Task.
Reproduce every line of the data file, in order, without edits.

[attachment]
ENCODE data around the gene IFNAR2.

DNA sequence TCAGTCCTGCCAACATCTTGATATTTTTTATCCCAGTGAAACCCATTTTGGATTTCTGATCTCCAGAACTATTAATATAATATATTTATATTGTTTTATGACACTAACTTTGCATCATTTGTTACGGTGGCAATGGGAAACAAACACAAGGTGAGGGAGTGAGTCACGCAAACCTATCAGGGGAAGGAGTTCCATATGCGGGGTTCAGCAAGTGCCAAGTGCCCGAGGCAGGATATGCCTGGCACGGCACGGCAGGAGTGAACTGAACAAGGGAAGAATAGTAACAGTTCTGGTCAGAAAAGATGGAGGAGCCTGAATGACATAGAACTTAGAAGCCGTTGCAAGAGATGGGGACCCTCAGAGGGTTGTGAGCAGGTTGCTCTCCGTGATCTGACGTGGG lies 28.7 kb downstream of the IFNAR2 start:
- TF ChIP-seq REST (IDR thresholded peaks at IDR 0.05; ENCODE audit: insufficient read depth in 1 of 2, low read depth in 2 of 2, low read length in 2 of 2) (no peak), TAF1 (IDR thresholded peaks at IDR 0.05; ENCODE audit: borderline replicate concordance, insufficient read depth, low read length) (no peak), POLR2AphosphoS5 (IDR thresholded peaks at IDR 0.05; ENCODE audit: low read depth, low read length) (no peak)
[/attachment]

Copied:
ENCODE data around the gene IFNAR2.

DNA sequence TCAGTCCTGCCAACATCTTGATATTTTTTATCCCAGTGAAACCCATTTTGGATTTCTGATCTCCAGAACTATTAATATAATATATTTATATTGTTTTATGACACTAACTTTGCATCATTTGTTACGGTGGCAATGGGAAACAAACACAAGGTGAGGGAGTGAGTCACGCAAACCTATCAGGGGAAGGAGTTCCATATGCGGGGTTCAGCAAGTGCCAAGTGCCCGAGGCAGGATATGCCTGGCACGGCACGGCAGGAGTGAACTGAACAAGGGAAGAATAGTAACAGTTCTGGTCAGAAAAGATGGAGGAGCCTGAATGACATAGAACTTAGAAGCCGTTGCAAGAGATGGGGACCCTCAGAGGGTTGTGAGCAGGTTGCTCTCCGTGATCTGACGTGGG lies 28.7 kb downstream of the IFNAR2 start:
- TF ChIP-seq REST (IDR thresholded peaks at IDR 0.05; ENCODE audit: insufficient read depth in 1 of 2, low read depth in 2 of 2, low read length in 2 of 2) (no peak), TAF1 (IDR thresholded peaks at IDR 0.05; ENCODE audit: borderline replicate concordance, insufficient read depth, low read length) (no peak), POLR2AphosphoS5 (IDR thresholded peaks at IDR 0.05; ENCODE audit: low read depth, low read length) (no peak)